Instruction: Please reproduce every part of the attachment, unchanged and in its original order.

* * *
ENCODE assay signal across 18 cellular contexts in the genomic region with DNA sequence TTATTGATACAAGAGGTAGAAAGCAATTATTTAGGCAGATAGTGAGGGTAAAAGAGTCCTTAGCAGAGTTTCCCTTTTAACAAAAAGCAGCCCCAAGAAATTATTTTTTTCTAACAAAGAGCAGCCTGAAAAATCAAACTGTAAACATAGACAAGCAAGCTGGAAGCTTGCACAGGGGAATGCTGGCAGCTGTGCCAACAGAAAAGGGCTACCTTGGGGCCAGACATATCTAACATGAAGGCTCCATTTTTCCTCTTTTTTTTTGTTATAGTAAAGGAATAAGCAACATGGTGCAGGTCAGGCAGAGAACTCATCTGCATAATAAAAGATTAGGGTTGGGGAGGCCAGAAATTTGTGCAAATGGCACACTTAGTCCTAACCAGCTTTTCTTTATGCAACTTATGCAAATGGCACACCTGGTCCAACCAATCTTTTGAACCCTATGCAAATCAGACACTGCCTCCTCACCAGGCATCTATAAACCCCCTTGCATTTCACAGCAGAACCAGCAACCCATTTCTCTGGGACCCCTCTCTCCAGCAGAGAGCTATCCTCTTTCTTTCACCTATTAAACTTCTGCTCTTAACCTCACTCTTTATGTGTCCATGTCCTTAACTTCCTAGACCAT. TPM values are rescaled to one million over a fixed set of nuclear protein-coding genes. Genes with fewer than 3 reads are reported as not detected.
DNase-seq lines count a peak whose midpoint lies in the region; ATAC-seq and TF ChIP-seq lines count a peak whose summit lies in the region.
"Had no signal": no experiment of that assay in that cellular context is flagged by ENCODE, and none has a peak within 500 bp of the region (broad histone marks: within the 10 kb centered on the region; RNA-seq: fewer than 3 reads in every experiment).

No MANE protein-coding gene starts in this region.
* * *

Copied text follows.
ENCODE assay signal across 18 cellular contexts in the genomic region with DNA sequence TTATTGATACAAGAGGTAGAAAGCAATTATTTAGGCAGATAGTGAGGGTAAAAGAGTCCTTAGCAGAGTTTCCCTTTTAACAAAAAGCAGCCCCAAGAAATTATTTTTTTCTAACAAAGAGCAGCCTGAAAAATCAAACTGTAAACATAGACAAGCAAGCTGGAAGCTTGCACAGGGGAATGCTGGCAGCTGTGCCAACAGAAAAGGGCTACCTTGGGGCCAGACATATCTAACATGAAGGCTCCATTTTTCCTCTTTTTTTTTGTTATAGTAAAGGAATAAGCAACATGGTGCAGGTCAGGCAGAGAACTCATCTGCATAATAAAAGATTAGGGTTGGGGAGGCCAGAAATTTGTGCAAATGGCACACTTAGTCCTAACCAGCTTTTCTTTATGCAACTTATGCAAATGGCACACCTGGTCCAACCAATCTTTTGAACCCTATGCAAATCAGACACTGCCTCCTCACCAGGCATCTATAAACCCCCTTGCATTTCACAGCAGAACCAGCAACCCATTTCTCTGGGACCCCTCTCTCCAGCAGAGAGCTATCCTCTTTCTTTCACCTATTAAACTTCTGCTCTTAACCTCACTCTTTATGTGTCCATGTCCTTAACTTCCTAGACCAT. TPM values are rescaled to one million over a fixed set of nuclear protein-coding genes. Genes with fewer than 3 reads are reported as not detected.
DNase-seq lines count a peak whose midpoint lies in the region; ATAC-seq and TF ChIP-seq lines count a peak whose summit lies in the region.
"Had no signal": no experiment of that assay in that cellular context is flagged by ENCODE, and none has a peak within 500 bp of the region (broad histone marks: within the 10 kb centered on the region; RNA-seq: fewer than 3 reads in every experiment).

No MANE protein-coding gene starts in this region.